Active safety features on the Wildtrak include Adaptive Cruise Control, Lane Keeping System with Road Edge Detection and Driver Alert System, Pre-Collision Assist with Autonomous Emergency Braking (AEB), Evasive Steer Assist, Reverse Brake Assist and Blind Spot Monitoring with Cross Traffic Alert and Trailer Coverage. ANCAP tests of the AEB (Car-to-Car) system showed a mix of ADEQUATE and GOOD performance with collisions avoided or mitigated in most test scenarios, including AEB Junction Assist where the test vehicle can autonomously brake to avoid crashes when turning across the path of an oncoming vehicle. ANCAP tests of Lane Support System functionality showed GOOD performance, including in the more critical emergency lane keeping test scenarios. Overall, the ANCAP Safety Assist score for the Next-Gen Ranger is 83%.

Plus, the Wildtrak has auto lights, auto wipers and a 360-Degree Camera that allows you to use the large centre display to choose from multiple camera views- with front and rear sensors. This includes a bird’s-eye top-down view, 180-degree front and rear split view and rear trailer hitch view for easier and safer parking and manoeuvring.

All new Ford vehicles come with a five Years/Unlimited kilometres warranty and Ford National Roadside Assistance & Auto Club Lifestyle Membership for up to seven years if an eligible General Service is undertaken at a participating Ford Dealer. The service interval for the Next-Gen Ranger is one year or 15,000kms, whichever occurs first, and the most an eligible customer will pay is $329 for the first four general services for up to 4 years or 60,000kms.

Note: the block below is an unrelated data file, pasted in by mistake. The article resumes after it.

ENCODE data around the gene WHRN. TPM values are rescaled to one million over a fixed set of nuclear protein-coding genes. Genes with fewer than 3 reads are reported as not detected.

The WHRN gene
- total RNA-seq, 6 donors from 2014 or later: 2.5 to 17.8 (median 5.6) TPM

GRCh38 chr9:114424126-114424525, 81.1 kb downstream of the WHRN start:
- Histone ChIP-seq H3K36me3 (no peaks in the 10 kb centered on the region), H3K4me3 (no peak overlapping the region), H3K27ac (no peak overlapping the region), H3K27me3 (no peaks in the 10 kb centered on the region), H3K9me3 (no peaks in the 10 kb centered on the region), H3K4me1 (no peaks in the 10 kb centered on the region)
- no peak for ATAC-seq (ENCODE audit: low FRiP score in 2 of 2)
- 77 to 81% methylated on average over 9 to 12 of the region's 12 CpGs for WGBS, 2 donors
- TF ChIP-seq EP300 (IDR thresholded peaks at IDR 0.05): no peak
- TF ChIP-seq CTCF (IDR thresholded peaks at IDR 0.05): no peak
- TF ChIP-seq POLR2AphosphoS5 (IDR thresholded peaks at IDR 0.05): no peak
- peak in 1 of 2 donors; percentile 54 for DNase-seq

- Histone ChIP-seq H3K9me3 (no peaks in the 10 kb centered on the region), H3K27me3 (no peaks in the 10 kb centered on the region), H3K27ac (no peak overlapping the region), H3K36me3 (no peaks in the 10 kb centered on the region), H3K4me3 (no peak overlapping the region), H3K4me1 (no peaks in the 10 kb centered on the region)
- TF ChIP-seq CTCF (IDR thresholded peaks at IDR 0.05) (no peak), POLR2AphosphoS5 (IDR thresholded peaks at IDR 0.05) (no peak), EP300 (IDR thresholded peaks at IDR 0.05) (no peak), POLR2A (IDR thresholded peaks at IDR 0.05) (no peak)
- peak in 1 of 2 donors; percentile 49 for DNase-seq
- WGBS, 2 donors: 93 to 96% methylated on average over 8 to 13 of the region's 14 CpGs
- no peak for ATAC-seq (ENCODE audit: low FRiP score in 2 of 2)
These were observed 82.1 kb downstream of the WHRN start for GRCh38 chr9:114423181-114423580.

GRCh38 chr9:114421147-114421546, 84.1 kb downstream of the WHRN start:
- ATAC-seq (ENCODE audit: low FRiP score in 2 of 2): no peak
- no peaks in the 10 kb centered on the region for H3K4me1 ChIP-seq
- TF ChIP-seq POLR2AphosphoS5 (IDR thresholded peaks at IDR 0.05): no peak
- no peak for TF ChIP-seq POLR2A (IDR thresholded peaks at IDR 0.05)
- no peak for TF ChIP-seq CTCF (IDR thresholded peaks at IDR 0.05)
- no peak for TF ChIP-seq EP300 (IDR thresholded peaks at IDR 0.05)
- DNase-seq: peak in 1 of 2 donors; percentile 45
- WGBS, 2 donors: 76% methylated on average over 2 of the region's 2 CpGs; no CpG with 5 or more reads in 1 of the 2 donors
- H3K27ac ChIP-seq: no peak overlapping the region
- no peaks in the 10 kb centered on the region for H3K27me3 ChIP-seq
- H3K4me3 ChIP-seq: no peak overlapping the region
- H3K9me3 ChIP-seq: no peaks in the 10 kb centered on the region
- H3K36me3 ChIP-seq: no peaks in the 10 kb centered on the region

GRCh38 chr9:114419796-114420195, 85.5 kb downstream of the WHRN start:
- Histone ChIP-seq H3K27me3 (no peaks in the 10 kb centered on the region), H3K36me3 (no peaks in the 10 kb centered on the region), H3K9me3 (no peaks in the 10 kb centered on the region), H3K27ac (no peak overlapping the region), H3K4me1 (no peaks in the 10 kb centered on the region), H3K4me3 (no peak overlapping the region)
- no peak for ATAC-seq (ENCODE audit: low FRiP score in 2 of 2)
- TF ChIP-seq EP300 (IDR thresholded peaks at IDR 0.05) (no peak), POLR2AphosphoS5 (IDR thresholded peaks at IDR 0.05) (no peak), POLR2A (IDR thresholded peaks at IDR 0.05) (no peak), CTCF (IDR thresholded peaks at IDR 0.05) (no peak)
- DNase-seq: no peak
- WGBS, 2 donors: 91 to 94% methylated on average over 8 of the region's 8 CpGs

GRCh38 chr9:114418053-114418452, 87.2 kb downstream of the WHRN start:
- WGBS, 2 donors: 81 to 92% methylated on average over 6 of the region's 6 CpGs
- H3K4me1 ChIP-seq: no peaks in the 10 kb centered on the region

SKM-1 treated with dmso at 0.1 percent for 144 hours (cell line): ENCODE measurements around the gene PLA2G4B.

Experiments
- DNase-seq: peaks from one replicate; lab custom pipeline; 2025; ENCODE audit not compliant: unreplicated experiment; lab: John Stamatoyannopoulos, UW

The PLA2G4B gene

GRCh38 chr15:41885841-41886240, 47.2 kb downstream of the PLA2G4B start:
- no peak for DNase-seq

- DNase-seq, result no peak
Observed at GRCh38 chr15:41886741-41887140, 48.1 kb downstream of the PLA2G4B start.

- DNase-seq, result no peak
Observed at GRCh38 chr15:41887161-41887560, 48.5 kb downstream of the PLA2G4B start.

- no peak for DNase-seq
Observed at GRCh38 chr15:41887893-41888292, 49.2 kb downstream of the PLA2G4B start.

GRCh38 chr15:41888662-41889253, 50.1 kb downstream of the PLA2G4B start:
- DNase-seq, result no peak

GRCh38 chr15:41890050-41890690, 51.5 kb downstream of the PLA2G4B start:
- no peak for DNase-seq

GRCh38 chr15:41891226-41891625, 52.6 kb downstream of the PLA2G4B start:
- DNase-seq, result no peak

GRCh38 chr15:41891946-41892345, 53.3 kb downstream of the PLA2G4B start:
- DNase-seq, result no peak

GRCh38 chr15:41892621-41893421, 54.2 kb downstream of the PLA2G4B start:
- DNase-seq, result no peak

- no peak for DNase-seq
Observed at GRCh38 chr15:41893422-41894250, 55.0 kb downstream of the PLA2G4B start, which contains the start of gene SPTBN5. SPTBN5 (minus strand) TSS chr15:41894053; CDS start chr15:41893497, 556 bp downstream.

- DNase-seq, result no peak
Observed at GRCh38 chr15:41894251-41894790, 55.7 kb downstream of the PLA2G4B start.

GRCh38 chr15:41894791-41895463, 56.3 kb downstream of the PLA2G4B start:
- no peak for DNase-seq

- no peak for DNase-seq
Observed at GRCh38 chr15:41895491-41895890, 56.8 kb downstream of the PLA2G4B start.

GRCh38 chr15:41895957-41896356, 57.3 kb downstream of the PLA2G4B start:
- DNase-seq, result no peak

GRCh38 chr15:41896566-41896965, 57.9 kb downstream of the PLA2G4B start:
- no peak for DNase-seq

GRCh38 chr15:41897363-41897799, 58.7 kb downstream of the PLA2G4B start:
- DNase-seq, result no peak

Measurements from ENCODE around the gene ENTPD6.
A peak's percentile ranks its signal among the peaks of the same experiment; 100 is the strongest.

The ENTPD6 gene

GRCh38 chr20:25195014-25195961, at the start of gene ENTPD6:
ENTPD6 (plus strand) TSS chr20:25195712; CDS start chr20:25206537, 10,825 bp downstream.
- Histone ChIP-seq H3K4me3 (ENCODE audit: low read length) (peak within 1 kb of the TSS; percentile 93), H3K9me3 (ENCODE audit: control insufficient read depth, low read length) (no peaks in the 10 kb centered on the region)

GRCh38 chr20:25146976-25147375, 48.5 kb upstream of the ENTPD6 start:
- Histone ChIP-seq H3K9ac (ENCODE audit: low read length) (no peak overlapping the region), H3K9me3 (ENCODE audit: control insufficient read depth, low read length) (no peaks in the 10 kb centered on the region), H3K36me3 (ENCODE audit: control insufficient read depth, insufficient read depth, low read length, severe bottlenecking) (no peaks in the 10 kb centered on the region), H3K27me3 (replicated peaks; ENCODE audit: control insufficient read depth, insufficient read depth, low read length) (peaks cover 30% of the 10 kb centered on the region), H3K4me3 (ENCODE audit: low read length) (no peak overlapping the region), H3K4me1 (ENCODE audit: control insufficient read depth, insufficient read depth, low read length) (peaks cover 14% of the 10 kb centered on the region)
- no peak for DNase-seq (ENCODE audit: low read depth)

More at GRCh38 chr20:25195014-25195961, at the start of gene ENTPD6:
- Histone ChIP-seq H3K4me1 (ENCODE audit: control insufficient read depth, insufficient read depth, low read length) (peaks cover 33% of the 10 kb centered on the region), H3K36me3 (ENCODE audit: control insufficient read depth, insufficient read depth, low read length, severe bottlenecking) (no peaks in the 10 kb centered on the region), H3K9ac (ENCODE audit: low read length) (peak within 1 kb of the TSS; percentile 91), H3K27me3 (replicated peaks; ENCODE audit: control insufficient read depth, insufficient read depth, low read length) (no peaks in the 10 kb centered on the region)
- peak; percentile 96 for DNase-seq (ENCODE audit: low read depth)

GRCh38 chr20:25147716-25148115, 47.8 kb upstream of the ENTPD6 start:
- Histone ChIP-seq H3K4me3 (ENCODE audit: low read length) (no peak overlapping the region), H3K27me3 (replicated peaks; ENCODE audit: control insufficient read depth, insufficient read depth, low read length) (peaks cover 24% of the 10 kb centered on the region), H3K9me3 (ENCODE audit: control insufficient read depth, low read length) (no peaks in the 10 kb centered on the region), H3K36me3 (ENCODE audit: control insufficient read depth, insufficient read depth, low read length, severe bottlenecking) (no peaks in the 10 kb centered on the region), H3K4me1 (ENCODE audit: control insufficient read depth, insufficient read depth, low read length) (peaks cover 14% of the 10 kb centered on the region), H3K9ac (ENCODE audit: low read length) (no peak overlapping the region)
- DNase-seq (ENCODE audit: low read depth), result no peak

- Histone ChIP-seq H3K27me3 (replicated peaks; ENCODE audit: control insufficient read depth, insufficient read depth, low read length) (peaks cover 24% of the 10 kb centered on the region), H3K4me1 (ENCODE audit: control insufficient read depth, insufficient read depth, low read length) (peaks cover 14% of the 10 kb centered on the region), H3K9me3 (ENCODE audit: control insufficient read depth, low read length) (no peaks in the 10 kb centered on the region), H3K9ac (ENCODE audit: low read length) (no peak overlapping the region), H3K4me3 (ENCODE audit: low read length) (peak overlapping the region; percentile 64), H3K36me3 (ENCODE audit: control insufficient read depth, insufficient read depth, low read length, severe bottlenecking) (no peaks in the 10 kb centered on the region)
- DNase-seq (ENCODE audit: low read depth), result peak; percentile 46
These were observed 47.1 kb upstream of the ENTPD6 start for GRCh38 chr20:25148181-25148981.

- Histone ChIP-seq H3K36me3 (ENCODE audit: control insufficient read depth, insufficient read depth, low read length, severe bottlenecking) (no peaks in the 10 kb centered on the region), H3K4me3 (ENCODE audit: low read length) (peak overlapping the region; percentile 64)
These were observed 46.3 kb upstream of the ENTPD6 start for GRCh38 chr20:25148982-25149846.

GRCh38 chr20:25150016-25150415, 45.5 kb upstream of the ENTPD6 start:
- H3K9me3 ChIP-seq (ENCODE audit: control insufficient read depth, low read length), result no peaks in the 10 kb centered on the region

Ford Australia have announced that the Ranger Platinum will join the model line-up in 2023, combining the capability and versatility of Ranger with unique styling and premium features. Powered exclusively by Ford’s 3.0L V6 Turbo Diesel, with premium exterior touches, like 20-inch alloys, Matrix LEDs, bespoke grille, and unique-in-market Flexible Rack System and interior adds including quilted leather accented trim, heated and ventilated front seats, 12.4-inch instrument cluster and a heated steering wheel. The Ranger Platinum is expected to arrive from mid-2023 and will start at $76,990 excluding on-road costs.

Ford Ranger Wildtrak V6 Diesel in Snowy Mountains

The Next-Gen Ranger was definitely worth the wait and Australian new car purchasers agree so Ford Australia are currently experiencing extended wait times for models like the Ranger Wildtrak V6. Your preferred Ford Dealer will be best placed to share the latest on current availability or you can build and price your new Wildtrak Ranger on-line. Prices for the 2023.50MY Ranger Wildtrak V6 Diesel start at $71,190 excluding on-road cost and these will commence production in March 2023.

The many safety features includedInfotainment system had some glitches
Proper rear tether pointsThe intelligent adaptive cruise control glitched also
The side step to access the tubFront seats were not comfortable enough for a long drive

Photographs by Driven Women Magazine.